I just came back from a conference in Spain, where this was the question on the table. I made the following points.
First, expenditure cuts are not going to do the job on their own, unless accompanied by policies targeted directly at improving competitiveness.
Second, "structural reforms" (which in the Spanish context means largely labor market reforms that aim to reduce firing costs and decentralize wage bargaining to the firm level) are not a substitute for competitiveness policies. Insofar as they eat up political capital, they may even backfire in the short-run.
Third, there are no easy solutions to Spain's competitiveness conundrum. But the least bad solution is to engineer an economy-wide reduction in nominal wages and the prices of services (utilities, etc.) through some kind of social compact.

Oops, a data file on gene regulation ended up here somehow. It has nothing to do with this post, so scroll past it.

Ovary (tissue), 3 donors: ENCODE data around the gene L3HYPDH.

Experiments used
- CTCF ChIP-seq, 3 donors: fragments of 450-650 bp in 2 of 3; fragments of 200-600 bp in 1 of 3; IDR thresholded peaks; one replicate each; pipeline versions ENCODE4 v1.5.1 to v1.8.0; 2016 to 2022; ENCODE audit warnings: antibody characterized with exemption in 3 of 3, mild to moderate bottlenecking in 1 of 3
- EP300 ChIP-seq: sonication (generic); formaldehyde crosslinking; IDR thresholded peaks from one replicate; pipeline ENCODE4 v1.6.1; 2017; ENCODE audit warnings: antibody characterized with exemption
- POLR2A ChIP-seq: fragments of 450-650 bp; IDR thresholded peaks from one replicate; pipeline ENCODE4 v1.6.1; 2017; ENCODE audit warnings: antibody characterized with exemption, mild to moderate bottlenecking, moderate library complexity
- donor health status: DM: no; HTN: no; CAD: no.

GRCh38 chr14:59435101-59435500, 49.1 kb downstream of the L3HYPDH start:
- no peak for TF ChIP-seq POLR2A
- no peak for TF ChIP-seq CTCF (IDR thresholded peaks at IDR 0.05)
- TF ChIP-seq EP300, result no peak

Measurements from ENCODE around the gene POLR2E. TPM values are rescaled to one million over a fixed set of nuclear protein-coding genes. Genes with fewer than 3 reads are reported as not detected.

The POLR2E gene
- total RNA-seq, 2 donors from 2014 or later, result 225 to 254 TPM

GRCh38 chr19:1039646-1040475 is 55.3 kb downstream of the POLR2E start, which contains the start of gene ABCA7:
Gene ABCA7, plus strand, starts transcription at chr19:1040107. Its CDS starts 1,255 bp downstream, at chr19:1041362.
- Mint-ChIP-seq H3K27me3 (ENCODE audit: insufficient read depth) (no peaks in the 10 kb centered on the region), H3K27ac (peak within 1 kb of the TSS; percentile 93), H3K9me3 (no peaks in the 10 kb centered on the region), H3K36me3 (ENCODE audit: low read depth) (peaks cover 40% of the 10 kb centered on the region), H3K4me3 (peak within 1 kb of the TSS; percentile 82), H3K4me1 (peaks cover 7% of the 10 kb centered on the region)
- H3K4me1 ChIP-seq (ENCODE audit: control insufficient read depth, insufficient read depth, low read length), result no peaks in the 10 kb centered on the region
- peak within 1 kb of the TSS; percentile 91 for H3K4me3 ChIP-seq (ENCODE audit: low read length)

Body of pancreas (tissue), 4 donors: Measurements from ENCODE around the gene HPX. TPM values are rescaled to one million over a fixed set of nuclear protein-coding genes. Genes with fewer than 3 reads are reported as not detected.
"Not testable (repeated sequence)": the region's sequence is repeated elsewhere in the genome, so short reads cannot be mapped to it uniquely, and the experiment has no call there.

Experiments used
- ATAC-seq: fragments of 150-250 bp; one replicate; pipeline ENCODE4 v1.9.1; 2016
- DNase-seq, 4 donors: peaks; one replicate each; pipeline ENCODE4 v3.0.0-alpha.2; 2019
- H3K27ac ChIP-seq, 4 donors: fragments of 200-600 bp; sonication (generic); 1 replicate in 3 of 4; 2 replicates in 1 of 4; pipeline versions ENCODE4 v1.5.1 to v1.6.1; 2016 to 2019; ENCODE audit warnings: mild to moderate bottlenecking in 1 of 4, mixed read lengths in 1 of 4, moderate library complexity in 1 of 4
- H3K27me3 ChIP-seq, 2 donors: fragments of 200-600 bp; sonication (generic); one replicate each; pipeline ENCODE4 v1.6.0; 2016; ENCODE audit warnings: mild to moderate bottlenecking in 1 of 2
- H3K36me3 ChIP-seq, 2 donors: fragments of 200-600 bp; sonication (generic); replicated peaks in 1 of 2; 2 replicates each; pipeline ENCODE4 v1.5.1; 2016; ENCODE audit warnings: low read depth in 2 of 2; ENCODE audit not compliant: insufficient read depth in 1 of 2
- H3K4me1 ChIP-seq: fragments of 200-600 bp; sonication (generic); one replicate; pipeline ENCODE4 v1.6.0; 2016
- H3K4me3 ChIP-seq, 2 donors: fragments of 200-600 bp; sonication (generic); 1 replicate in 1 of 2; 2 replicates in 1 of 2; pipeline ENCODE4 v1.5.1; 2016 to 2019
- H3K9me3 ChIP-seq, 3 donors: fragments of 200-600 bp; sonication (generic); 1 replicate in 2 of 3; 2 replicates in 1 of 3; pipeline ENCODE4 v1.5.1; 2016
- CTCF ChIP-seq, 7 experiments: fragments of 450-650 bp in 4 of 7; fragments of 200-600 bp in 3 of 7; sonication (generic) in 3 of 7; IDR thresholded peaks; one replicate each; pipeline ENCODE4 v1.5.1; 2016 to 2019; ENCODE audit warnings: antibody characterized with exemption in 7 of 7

Easy? No. Any other practical alternative to a prolonged period of recession and high unemployment? Probably not.
Spain could always exit the eurozone of course. But the acrimony and uncertainty that this will cause in the short-run does not make it a practical alternative to incomes policies in my view.
Here is my presentation at the conference.